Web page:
review

Android Pie Review: The First AI Slice

The phone industry has come a long way in just the past year. Screens have gotten taller, bezels are being molded into notches, companies have begun bundling ways in their services to allow users to be more conscious of how much they stare at a screen, smarter features powered by machine learning are becoming more mainstream, and more.

So how is the leading mobile operating system adapting to this flurry of changes?

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The answer to that lies in Google’s latest Android Pie update which, in addition to ditching the .0 (8.0 vs. 9), brings a legion of features offering a glimpse of its parent’s vision and where the decade-old OS is headed to.

Android Puts on its Thinking Cap

A major part of that overhaul includes figuring out what you want and when you want it. Google has revamped several essential Android features with a dash of machine learning and introduced newer ones to reduce the number of times you swipe and tap every day. The Android Pie is, what we would consider the most prime representation of what Google does best so far — software.

It starts with two of Android Pie’s biggest highlights, Action, and Slices.

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Actions, to put it simply, are actions to a specific app installed on your phone. It can be a playlist on Google Play Music or a WhatsApp chat. For now, two appear at the top of the default launcher’s app drawer based on which ones you use the most. You can tap them to jump into the activity quickly.

Slices, on the other hand, are a bit more powerful because of which probably they’re still not available and will arrive sometime later. They’re essentially dynamic widgets from an app displaying real-time information. Instead of the app drawer, Slices will be surfaced when you search for a function from the Google search bar. Say if you look up Lyft and have logged in the app, you will be able to preview what’s the fare and how long will it take you to reach your favorite locations.

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Slices and Actions also show how vastly polarizing Google and Apple’s approaches are. While the latter offers the ability for you to configure such shortcuts, the former wants to make the decisions for you. Of course, that’s mainly because of the fact that Google is, first and foremost, a software company and has harvested enough data to predict those suggestions accurately.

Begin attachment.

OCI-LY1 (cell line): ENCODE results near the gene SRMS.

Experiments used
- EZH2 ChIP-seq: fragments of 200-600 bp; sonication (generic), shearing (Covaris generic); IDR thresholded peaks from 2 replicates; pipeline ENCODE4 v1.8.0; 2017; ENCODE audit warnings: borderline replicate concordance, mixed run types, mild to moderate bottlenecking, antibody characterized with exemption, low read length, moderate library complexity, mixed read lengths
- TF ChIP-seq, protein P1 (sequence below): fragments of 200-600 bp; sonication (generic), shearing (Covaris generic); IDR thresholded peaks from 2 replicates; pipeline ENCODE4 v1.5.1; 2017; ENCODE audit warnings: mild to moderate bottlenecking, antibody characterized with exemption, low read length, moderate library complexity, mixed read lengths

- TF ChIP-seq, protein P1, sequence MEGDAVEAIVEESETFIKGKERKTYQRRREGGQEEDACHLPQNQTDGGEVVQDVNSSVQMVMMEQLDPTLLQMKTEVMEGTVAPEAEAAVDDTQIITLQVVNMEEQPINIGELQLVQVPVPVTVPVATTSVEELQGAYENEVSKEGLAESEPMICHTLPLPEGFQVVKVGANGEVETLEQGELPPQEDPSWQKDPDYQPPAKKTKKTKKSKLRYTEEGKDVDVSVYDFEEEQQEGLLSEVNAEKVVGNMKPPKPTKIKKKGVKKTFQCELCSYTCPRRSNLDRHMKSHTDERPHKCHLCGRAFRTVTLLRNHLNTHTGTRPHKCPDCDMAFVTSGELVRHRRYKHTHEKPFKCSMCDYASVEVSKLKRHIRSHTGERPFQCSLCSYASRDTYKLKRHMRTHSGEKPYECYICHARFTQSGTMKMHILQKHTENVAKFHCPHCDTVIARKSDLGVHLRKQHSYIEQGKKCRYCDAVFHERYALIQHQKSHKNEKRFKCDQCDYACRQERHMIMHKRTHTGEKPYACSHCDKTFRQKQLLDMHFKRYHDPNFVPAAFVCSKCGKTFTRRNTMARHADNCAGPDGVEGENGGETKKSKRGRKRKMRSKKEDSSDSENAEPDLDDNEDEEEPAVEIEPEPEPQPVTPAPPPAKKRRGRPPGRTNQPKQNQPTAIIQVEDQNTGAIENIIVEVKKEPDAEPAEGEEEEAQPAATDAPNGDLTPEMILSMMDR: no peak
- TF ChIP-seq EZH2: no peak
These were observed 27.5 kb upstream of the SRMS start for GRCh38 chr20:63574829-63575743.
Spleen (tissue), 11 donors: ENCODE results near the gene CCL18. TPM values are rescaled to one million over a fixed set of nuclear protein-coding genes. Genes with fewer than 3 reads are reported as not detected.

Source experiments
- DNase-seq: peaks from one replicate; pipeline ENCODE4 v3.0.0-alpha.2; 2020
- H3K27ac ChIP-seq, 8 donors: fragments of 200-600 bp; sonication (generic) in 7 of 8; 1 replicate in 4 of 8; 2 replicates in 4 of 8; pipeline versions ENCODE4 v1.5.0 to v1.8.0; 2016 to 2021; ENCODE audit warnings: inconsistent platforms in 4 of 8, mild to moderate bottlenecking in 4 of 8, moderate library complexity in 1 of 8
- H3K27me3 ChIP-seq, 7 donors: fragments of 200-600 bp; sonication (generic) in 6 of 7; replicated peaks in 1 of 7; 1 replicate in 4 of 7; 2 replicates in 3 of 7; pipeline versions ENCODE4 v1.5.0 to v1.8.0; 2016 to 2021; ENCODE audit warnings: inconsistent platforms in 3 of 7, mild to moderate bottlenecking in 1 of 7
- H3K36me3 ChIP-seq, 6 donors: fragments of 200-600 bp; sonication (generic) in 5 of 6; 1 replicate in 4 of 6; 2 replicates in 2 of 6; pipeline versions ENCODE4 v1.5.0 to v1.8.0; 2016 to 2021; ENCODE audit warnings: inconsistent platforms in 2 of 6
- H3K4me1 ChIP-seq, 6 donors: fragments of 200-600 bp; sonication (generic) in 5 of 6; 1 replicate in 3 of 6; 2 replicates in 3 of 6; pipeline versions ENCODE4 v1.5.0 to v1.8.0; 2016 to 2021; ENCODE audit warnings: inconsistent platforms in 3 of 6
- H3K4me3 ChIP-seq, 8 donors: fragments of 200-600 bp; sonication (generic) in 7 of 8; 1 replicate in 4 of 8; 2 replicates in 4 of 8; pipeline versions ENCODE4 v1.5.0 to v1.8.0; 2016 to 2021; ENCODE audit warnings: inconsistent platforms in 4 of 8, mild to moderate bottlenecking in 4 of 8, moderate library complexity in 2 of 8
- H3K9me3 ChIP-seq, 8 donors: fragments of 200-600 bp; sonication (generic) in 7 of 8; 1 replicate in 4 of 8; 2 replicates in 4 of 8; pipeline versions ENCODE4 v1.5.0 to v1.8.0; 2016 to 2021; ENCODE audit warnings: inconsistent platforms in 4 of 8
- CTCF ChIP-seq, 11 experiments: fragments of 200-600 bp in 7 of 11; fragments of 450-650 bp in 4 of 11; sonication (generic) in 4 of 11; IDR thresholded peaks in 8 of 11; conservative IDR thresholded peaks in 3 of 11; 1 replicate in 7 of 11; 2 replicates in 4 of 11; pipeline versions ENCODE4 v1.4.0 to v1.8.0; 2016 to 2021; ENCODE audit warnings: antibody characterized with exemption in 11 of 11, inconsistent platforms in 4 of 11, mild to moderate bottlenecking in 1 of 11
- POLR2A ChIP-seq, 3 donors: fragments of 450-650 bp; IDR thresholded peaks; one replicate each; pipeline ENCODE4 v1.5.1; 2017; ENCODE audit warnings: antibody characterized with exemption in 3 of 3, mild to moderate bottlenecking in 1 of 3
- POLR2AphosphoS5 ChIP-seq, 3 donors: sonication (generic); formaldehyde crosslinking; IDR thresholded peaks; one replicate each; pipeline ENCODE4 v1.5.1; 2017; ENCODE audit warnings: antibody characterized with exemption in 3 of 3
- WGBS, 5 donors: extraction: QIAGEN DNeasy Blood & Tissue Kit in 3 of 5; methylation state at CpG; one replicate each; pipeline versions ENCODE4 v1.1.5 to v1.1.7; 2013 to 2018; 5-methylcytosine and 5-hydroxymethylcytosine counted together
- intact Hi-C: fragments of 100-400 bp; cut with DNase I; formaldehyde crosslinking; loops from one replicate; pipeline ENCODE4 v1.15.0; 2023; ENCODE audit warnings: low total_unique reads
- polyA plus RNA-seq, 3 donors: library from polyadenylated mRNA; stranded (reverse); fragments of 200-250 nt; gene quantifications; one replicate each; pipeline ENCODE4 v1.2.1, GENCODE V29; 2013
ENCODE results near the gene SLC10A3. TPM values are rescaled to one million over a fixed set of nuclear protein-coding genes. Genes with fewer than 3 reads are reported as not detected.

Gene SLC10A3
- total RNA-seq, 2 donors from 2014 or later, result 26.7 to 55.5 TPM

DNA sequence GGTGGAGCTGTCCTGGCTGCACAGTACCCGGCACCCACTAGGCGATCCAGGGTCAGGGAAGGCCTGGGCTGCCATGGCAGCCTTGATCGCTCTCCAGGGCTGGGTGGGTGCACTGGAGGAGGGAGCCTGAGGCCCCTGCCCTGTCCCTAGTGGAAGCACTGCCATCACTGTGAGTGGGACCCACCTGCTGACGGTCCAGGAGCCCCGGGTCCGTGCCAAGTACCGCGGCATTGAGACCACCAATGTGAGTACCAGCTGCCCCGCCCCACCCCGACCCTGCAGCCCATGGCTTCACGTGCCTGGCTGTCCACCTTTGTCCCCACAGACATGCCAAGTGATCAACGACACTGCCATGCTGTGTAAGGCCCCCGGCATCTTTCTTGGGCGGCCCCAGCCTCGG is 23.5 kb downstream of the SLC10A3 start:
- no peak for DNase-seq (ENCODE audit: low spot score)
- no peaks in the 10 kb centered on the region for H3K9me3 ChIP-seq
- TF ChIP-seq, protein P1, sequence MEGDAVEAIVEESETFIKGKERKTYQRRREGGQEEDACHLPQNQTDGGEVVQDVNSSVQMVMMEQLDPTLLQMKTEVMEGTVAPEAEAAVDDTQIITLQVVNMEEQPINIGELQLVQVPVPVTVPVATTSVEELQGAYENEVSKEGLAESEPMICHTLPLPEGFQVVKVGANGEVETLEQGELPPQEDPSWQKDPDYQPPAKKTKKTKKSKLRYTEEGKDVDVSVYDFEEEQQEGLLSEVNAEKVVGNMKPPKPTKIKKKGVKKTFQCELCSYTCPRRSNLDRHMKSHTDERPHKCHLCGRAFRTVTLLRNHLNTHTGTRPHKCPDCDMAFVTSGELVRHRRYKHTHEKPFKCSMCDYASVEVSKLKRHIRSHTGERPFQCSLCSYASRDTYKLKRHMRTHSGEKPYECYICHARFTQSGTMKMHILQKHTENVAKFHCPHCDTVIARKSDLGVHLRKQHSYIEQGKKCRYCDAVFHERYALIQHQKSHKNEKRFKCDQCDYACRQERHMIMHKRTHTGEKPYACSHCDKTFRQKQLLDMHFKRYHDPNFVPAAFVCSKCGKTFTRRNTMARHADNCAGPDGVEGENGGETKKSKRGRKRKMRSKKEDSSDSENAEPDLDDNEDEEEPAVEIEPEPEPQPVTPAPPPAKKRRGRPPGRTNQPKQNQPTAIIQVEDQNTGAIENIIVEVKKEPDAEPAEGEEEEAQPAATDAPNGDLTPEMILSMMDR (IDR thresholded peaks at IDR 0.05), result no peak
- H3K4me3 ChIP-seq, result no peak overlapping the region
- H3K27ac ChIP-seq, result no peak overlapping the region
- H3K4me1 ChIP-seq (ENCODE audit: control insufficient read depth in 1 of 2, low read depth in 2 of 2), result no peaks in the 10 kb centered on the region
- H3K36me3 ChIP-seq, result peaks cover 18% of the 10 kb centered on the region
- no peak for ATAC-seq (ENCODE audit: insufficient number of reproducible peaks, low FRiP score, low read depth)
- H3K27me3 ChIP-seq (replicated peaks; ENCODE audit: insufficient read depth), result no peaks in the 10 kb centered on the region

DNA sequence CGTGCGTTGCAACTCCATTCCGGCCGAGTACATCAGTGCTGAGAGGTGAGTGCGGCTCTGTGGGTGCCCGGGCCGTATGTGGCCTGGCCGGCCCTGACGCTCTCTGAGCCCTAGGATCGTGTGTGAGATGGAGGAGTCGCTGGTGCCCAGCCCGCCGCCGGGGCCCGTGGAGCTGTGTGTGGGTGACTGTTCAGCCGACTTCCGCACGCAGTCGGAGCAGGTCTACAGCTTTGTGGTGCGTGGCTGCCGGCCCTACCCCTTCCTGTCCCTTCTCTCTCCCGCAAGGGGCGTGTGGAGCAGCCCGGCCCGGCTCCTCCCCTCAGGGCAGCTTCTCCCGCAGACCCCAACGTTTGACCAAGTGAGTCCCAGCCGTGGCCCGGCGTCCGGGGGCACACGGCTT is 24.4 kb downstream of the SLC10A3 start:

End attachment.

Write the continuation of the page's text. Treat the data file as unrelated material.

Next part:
This proclivity can be found in other sections of Android now too. The Pixel Launcher’s app drawer displays a row of frequently used apps you will probably need at a specific time on the top of the drawer. If there’s a notification you’re dismissing far too often, it will ask whether you’d like to mute that channel forever.

Moreover, alerts from compatible apps like Android Messages will have smart replies eliminating the need for you to type in some obvious occasions manually. A button will pop up on the navigation bar whenever the auto-rotation is locked, and you turn your phone in the landscape position. So, for instance, if you’ve disabled auto-rotation and you try to watch a video, you can simply tap the new button instead of enabling pulling down the notification shade and turning on auto-rotation.

There are two other critical features Google has redesigned to adapt to you. Battery and Brightness.

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Adaptive battery ensures the apps, which you don’t launch often, are not siphoning up your phone’s resources by being active in the background. Adaptive Brightness learns your habits and how do you manually tweak the brightness throughout the day.

As you would expect from Google, the majority of these features are wise enough and prove useful in real life. The battery on my first-generation Google Pixel has not deteriorated since I updated which essentially means that Adaptive Battery is doing its job well. Usually, over time, batteries tend to wear out significantly, and you end up with just a couple of hours of juice on a single charge after a year or two. That has yet to happen with two-year-old Google Pixel.